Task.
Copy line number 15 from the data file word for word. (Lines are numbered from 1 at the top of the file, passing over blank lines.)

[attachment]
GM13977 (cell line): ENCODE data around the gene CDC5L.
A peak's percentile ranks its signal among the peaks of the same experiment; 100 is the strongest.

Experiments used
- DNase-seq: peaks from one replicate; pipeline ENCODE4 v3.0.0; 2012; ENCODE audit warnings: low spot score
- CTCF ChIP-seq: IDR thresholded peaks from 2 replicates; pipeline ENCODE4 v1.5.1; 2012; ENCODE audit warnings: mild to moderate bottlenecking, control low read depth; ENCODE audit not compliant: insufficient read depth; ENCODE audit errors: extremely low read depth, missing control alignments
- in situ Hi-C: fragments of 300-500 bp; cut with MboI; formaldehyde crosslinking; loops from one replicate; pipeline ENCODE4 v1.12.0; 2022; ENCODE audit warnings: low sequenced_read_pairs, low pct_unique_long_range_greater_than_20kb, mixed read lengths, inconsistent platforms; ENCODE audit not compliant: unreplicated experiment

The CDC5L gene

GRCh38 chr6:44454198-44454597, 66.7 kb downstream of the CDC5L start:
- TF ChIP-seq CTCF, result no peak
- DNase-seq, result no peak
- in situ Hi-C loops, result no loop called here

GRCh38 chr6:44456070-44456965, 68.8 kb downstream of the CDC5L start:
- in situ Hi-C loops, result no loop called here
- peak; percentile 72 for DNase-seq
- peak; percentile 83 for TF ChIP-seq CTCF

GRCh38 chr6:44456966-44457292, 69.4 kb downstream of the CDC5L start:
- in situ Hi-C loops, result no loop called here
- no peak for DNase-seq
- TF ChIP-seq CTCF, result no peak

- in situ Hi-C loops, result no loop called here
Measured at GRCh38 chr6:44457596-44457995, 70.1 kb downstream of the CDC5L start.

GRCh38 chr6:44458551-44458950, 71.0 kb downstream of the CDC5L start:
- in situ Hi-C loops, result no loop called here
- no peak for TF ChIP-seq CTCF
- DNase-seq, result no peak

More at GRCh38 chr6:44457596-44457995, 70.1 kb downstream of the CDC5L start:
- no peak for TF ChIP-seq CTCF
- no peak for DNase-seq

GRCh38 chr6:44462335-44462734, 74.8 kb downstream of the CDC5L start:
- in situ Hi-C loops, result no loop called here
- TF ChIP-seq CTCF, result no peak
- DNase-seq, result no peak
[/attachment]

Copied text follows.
- peak; percentile 83 for TF ChIP-seq CTCF